The Impact We Make

Oftentimes, we go through our lives believing that the decisions we make, the actions we take and the beliefs we have – because they serve our own personal best interests – are independent of others’ trajectory through life’s processes.

Other times, we purposefully choose to get involved, to help those we feel may not be as blessed as we are at achieving a higher quality of life. Sometimes although our intentions may be well-aimed, things do not always go as planned.

William Smith
William Smith

At a recent SaintA Child Welfare All-Staff Meeting, five former foster children presented on the effects child welfare and foster care has on some children. Although their comments were not directed at SaintA (the young people shared their experiences in the child welfare system as a whole), it was extremely emotional for the staff, as we are aware that we are the ones doing the work. Overall as a group, we were affected.

While most of our staff seemed to question the impact they have had in the lives of foster children, I thought mostly about how these young people would manage the rest of their lives. Not just the youths that presented, but the many children whom I have encountered along the way. I wondered, had I done anything to make a positive impact that would help change the direction in their lives?

I began to think about my life. I began to think about my childhood, the effects of being a foster child myself, about the hardships that followed, the struggles that I had on my way to finding myself. I thought about the many resentments that I had suppressed, the anger that I still held for conditions that were pervasive in my life, and I realized that these children struck a nerve with me – not because of my professional obligations, but because they were me, and I was them.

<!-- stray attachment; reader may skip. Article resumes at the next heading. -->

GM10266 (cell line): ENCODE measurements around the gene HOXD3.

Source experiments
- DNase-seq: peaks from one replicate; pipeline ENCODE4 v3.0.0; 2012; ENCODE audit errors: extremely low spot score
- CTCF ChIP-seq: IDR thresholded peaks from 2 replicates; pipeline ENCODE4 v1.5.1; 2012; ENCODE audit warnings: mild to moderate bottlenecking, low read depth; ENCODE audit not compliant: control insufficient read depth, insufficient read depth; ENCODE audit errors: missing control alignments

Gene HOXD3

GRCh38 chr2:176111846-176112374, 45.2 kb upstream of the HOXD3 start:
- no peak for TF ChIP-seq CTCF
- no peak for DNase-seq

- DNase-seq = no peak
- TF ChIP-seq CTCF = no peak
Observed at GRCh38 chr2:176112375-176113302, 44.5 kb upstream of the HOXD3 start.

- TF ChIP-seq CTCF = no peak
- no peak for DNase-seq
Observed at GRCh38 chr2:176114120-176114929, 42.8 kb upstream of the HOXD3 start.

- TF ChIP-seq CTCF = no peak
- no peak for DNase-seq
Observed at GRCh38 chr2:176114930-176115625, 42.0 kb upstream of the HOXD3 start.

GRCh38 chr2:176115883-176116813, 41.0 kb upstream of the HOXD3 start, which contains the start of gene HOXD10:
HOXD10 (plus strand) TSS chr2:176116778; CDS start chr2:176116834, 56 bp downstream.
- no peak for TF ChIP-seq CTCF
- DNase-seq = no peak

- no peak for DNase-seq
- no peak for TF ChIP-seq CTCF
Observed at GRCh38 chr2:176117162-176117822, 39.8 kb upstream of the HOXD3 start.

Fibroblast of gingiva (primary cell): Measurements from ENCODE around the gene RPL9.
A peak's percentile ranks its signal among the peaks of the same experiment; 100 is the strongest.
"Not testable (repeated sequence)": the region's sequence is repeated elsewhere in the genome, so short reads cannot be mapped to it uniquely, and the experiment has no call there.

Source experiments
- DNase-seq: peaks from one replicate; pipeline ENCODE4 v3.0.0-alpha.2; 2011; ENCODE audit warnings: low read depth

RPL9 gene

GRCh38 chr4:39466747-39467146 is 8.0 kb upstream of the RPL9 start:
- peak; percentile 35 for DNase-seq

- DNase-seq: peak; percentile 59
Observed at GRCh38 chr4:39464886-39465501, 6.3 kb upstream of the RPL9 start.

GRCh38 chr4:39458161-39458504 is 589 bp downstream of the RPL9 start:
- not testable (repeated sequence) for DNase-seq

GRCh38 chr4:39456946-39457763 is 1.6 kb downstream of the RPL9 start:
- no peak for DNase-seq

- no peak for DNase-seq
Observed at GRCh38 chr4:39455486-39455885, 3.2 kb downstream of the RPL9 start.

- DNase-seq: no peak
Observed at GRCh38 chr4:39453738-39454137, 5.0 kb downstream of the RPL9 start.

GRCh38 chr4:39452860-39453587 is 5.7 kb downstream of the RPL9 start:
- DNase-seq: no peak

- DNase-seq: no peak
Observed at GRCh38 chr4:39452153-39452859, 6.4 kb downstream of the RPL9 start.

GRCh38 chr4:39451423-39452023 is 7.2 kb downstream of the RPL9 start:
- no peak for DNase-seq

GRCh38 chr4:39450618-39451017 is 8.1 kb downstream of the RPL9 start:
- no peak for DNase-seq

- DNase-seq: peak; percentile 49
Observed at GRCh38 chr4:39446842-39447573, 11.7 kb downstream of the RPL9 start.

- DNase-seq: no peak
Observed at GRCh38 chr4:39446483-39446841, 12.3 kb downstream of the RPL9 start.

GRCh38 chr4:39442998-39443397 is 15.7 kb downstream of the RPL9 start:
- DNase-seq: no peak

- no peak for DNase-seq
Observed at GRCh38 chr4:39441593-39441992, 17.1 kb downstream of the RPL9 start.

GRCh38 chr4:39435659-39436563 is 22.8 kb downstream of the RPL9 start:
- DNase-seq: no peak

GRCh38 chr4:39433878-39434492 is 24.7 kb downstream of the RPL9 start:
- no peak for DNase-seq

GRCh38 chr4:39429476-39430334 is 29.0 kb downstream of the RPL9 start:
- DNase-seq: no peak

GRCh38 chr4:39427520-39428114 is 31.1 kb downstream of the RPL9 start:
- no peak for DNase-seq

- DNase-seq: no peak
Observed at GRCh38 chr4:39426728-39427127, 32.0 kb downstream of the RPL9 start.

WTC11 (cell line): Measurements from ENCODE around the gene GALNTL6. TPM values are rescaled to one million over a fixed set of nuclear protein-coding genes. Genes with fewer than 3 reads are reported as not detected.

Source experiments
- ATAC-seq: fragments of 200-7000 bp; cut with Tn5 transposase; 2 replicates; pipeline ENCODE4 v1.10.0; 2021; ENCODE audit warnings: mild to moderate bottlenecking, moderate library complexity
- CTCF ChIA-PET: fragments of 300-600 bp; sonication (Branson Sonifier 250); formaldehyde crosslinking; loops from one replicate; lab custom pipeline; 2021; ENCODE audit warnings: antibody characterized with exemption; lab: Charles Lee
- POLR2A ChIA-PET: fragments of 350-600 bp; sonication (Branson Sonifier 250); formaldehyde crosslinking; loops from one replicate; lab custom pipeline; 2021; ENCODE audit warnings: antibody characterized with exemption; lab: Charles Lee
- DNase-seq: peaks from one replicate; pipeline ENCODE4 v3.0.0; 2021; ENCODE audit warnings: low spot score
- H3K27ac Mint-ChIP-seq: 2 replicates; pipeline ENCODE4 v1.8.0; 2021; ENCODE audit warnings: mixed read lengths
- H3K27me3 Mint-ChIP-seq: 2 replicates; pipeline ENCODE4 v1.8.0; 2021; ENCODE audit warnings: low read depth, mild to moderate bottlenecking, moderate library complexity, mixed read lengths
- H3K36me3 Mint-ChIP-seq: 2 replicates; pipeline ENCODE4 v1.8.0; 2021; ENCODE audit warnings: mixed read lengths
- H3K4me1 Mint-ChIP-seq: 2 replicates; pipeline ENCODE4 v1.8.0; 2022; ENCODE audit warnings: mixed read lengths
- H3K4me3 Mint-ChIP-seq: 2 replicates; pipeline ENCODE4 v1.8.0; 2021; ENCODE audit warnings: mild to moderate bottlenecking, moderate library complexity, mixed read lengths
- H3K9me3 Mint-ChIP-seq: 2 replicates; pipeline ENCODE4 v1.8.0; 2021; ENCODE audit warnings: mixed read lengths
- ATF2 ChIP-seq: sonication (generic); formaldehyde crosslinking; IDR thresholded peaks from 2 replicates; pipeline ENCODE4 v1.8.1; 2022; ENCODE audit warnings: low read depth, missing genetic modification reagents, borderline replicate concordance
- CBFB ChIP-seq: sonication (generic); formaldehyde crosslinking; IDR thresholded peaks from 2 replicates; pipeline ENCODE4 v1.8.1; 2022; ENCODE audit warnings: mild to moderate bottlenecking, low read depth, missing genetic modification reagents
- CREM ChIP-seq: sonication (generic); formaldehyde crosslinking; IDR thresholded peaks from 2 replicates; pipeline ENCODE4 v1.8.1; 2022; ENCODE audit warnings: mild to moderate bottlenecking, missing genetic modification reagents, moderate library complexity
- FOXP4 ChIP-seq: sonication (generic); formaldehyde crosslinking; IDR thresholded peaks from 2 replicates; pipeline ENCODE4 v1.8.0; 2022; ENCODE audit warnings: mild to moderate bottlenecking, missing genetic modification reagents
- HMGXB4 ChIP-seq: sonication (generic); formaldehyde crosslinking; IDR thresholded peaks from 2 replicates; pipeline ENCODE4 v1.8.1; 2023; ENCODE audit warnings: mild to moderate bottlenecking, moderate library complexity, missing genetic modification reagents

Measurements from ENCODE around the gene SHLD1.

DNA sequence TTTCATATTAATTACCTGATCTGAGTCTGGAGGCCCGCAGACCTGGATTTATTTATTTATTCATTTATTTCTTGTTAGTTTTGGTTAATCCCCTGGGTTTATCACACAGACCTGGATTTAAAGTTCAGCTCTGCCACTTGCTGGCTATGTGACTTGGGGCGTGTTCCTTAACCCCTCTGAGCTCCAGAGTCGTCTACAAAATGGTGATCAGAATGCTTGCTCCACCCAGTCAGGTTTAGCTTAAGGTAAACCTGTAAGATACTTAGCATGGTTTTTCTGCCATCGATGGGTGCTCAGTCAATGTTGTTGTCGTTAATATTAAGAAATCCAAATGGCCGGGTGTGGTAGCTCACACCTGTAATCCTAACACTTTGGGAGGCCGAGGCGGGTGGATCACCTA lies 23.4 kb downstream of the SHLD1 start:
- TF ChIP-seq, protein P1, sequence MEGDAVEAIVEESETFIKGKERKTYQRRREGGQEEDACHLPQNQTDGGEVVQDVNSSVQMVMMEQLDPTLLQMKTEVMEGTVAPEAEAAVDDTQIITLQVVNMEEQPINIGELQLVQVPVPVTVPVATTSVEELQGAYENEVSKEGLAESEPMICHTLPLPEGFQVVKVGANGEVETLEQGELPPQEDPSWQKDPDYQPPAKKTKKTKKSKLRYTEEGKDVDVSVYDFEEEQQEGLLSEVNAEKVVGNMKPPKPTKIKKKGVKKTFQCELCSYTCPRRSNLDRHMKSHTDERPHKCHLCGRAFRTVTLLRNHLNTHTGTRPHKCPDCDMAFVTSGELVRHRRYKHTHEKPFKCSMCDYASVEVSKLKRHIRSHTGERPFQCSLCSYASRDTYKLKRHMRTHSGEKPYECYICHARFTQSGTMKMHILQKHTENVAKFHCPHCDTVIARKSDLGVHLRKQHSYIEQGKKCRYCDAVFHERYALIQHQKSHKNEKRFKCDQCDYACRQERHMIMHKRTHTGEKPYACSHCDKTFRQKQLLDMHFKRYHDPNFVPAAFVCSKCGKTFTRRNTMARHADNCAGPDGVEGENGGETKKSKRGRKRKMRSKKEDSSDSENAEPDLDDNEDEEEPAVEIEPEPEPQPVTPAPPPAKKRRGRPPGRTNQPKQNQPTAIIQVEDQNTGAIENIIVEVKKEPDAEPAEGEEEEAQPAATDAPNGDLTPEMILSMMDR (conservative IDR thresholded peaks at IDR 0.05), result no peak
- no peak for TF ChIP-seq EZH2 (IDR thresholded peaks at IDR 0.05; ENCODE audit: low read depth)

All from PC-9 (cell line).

And then, I had a moment of clarity. I began to think about how I managed to become (what some view as) successful. The struggles that I had endured throughout my life may have created a spirited character, but it was those who surrounded me who gave me my life. I had teachers who were cognizant of the signs in my appearance and behaviors and took action, foster parents who were able to step in, who provided my parents a “timeout,” to understand that there were things in their lives that needed to be worked on, parents who understood that they had made mistakes and were willing to swallow their pride and admit they needed help and were willing to work to correct the issues.

I had friends and family who stood with me when I was weak – to give me strength and hope. And more importantly, I had people in my life – from college professors to co-workers – who believed in me. That affected me more than anything else, and I have them to thank for my life.

Not everyone has been through what I’ve experienced in my life, but we have all struggled with some form of trauma or self-doubt, which is what make us exceptional. We work in a field that addresses some of those same traumas, and I believe that we somehow know that by helping others, we are truly helping ourselves.

Whether we are SaintA staff, foster parents, or former foster children, we are good people, strong and resilient, and we have acquired the ability to persevere. And this is the gift that we share.

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